Focus on People and the Rest Follows
The COVID-19 pandemic caused a social, financial, and psychological upheaval that disrupted life as we knew it. I was leading under circumstances I never imagined. Pre-pandemic, leaders were expected to remain steady in the face of a crisis. However, in the early days of the pandemic, it was evident that leadership required me continually to adapt to change. My new style of leadership is centered on quick decision-making, transparency, and empathy.
Make quick decisions with imperfect information
One of the challenges of leadership during the pandemic was that we did not have all the answers, but needed to move the team forward and provide exceptional service to our clients. I could not hunker down and cling to what was known in the past. Everything felt very different. When you don’t have all the facts, there is a natural tendency to delay decision-making until the information becomes clearer. I had to be decisive and take action based on imperfect information. I could not solve everything and please everyone, but I could act urgently with the flexibility to revisit those decisions. From the onset, I recognized that mistakes are inevitable, and how I responded to missteps was important. When I made mistakes, I acknowledged them, course corrected, and moved forward.
Communicate with transparency
With so much uncertainty around us, we do not want our leaders holding back information. It was important to be open and share what I knew and be honest about what I didn’t know without sugar coating. This meant communicating bad news accurately. I was clear about separating fact from opinion. For example, when I had to deliver a disappointing message, I would also speak about what I anticipated and what it could mean. In the absence of facts, my team seemed comforted that I had thought through several scenarios and provided some possibilities.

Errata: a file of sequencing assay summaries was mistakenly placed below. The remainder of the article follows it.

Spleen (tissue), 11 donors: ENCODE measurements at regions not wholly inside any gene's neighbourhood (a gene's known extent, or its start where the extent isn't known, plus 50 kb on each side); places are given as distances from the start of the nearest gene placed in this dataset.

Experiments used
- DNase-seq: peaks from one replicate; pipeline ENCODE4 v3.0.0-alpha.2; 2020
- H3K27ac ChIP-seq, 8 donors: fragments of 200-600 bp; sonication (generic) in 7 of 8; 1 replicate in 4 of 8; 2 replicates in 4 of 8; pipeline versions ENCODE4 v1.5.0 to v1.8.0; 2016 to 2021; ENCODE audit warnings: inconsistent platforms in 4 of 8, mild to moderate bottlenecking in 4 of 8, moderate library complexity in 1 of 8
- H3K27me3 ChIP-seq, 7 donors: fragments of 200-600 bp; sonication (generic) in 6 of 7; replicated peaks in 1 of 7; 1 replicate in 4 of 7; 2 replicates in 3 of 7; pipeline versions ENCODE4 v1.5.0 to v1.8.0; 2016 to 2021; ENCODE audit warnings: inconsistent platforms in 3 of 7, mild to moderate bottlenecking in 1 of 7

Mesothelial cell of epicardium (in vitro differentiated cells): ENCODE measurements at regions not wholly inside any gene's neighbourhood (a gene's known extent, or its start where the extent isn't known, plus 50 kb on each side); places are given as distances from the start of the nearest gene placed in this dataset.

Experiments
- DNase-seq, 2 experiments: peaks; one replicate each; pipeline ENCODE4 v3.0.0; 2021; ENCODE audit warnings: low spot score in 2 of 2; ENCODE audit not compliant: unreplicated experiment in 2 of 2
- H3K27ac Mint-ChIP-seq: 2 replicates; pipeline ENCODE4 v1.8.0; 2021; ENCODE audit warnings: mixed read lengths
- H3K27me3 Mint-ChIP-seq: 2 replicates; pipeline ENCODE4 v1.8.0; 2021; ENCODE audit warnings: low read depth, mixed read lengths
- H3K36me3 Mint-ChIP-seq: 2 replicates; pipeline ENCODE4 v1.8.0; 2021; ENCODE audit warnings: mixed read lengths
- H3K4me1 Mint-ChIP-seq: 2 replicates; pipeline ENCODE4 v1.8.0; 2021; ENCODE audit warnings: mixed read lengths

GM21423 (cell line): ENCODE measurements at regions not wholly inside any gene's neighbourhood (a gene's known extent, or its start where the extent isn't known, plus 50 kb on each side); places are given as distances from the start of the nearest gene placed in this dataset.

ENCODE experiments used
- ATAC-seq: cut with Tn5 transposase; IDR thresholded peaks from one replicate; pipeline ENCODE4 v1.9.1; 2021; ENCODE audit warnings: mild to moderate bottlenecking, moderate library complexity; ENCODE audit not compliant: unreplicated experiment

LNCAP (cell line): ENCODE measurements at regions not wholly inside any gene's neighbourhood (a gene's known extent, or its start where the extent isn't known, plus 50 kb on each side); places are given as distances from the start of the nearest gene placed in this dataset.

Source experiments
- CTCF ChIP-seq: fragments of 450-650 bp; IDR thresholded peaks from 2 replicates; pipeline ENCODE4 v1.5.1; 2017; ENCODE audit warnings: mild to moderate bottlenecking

Start every difficult conversation with empathy
It is important for leaders to address the human side of the pandemic. In a work setting, we only see a fraction of what is happening in a person’s life. People were facing very different fears and concerns. Some struggled to work, Zoom-school children and live in the same space. Some had worries about the health and safety of family members. Many people were emotionally, physically, or financially stressed. Empathy is more than putting yourself in their shoes. Empathy is focusing on the well-being of colleagues and clients. This means allowing people to express their concerns and be heard without judgment. Focus on people and the rest follows.
The pandemic gave me an opportunity to revisit what I value in a leader. It was a time to remember who you are and why you do this job. I chose to lean into relationships. The tendency, especially when you don’t see each other face-to-face and are stretched with work and family obligations, is to let relationships lapse for lack of time. But you have to lean in and nurture your relationships because that is what allows you to endure the challenges of the pandemic.